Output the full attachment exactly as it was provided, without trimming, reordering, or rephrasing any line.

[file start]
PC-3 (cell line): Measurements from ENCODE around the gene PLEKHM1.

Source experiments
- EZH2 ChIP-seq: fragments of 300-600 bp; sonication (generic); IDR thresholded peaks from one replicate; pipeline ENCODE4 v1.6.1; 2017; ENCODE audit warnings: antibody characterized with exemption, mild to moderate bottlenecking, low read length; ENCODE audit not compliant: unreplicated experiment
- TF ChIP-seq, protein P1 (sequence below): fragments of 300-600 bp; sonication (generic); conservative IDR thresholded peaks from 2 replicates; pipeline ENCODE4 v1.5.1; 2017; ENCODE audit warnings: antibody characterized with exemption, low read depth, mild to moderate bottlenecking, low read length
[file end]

PC-3 (cell line): Measurements from ENCODE around the gene PLEKHM1.

Source experiments
- EZH2 ChIP-seq: fragments of 300-600 bp; sonication (generic); IDR thresholded peaks from one replicate; pipeline ENCODE4 v1.6.1; 2017; ENCODE audit warnings: antibody characterized with exemption, mild to moderate bottlenecking, low read length; ENCODE audit not compliant: unreplicated experiment
- TF ChIP-seq, protein P1 (sequence below): fragments of 300-600 bp; sonication (generic); conservative IDR thresholded peaks from 2 replicates; pipeline ENCODE4 v1.5.1; 2017; ENCODE audit warnings: antibody characterized with exemption, low read depth, mild to moderate bottlenecking, low read length